Item: Chyetanya Kunte wrote a blog post “Shoddy Journalism” on Nov 27th, 2008. I cannot give you a link because he has since removed it from his blog (although you may be able to read it on google cache). He posted an apology to NDTV and Barkha Dutt on Jan 26th:
I hereby repudiate and withdraw my post dated November 27, 2008 titled “Shoddy Journalism” and, more specifically, the following allegations / statements made in the post titled “Shoddy Journalism” namely:
* a lack of ethics, responsibility and professionalism by Ms. Dutt and NDTV Limited;
* that Ms. Dutt and NDTV’s reporting at the scene of the Mumbai attacks during November 2008, resulted in jeopardizing the safety and lives of civilians and / or security personnel caught up in and / or involved in defending against the attacks in Mumbai in November 2008;
* that Ms. Dutt was responsible for the death of Indian Servicemen during the Kargil Conflict.
I don’t know for sure but it could be that NDTV and Barkha Dutt threatened to sue Kunte for defamation. A blogger cannot possibly afford to fight the mighty NDTV and Barkha Dutt. The latter have deep pockets. Deep pockets because their programs are watched by millions of people and therefore have big advertisers and that’s that. The power of NDTV to squash those who oppose it arises from “We the People.”
Item: Christopher Hitchens:
In the hot days immediately after the fatwa, with Salman himself on the run and the TV screens filled with images of burning books and writhing mustaches, I was stopped by a female Muslim interviewer and her camera crew and asked an ancient question: “Is nothing sacred?”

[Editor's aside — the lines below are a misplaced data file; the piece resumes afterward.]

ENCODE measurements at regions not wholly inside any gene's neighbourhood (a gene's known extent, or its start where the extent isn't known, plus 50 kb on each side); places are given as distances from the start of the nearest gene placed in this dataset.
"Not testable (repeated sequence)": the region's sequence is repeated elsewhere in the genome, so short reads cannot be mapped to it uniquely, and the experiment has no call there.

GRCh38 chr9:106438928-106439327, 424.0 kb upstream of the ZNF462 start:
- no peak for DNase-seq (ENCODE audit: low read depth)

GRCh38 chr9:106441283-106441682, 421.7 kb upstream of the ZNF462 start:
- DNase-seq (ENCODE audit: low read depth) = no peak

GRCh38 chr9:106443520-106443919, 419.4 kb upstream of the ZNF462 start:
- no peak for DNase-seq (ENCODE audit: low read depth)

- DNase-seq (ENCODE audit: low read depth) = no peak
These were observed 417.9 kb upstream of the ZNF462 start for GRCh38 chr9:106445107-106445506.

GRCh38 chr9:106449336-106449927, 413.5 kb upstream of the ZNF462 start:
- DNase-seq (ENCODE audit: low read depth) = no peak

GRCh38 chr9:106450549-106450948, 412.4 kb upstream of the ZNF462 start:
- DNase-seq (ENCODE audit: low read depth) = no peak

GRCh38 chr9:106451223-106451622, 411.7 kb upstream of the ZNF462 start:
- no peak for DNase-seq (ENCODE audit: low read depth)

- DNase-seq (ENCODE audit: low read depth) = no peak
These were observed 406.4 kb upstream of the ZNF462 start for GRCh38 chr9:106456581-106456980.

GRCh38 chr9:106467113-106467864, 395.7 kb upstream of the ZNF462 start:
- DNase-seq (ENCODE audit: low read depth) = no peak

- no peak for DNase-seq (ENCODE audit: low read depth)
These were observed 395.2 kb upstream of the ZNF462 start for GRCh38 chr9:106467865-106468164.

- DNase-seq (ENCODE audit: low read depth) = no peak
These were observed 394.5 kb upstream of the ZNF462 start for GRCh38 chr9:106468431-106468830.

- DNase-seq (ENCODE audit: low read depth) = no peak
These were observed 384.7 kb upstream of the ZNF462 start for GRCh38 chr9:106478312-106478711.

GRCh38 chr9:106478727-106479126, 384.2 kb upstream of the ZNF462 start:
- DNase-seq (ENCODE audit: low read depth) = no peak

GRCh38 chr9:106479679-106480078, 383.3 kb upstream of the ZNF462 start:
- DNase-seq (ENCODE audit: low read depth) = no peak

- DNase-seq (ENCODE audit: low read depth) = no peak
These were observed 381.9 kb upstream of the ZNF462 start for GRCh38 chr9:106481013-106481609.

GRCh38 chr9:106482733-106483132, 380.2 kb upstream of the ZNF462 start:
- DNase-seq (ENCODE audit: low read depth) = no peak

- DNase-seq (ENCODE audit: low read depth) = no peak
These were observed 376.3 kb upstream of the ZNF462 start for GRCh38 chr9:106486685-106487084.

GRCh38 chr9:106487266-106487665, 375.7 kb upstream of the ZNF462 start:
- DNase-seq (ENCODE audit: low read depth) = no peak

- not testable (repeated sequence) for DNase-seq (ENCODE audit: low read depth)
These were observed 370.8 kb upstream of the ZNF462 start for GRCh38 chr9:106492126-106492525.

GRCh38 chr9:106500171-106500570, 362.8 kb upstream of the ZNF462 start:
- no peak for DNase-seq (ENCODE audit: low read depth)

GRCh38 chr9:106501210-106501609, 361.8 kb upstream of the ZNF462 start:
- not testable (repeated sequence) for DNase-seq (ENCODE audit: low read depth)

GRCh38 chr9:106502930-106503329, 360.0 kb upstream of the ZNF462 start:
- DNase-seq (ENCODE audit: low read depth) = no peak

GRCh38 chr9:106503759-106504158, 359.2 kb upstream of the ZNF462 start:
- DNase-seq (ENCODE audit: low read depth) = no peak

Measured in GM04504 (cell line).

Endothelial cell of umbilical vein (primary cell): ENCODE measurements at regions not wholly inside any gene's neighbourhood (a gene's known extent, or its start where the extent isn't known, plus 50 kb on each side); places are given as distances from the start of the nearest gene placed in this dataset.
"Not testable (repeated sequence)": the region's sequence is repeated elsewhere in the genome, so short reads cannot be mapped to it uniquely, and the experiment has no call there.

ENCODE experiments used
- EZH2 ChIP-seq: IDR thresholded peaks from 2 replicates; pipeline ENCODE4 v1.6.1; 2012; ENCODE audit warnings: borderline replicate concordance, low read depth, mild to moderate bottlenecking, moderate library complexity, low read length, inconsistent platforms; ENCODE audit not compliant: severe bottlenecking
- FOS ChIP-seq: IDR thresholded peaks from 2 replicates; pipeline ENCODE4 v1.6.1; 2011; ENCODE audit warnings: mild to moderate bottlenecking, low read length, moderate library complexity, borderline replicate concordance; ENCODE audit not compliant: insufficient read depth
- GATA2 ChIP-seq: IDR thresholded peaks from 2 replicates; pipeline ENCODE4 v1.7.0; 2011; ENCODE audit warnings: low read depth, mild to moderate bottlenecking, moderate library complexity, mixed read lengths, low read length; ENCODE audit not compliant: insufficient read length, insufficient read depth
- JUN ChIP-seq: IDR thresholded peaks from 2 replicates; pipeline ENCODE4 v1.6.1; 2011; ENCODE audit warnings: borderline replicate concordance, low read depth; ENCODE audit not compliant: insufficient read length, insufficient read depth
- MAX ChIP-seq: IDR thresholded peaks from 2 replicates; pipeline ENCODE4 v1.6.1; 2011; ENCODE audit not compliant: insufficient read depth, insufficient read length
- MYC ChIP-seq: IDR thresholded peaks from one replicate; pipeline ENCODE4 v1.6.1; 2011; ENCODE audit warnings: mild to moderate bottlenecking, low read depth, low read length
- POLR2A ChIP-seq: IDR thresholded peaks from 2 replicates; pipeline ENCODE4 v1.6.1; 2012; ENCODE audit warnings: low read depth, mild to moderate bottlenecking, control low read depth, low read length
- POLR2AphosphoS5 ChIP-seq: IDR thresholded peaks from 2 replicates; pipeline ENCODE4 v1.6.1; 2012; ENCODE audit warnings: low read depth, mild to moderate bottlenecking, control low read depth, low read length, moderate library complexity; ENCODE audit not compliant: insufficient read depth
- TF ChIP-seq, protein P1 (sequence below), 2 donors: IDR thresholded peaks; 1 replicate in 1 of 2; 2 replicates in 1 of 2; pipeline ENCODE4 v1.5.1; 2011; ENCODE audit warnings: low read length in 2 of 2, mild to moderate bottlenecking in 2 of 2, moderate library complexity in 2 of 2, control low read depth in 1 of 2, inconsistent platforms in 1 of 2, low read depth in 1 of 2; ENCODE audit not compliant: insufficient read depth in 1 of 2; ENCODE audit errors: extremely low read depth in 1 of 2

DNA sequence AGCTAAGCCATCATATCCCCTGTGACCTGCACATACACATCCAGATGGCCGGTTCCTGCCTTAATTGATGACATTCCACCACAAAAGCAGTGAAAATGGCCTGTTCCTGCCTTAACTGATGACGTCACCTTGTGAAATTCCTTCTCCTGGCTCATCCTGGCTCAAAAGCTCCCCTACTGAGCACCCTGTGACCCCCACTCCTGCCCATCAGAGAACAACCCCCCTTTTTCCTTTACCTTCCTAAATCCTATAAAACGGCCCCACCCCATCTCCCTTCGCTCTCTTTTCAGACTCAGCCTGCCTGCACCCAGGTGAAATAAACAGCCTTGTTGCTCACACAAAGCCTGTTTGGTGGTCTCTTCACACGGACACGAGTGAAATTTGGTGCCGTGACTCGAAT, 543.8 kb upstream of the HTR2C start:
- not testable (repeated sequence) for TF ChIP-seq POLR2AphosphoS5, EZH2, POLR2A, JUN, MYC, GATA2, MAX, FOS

I can’t remember quite what I answered then, but I know what I would say now. “No, nothing is sacred. And even if there were to be something called sacred, we mere primates wouldn’t be able to decide which book or which idol or which city was the truly holy one. Thus, the only thing that should be upheld at all costs and without qualification is the right of free expression, because if that goes, then so do all other claims of right as well.” [Emphasis added.]
I also think that human life has its sacrosanct aspect, and though I can think of many circumstances in which I would take a life, the crime of writing a work of fiction is not a justification (even in the case of Ludlum) that I could ever entertain. Two decades on, Salman himself is thriving mightily and living again like a free man. But the culture that sustains him, and that he helps sustain, has twisted itself into a posture of prior restraint and self-censorship in which the grim, mad edict of a dead theocrat still exerts its chilling force. And, by the way, the next time that Khomeini’s lovely children want to make themselves felt, they will be armed not just with fatwas but with nuclear weapons.
Item: Robert Spencer — Defend Free Speech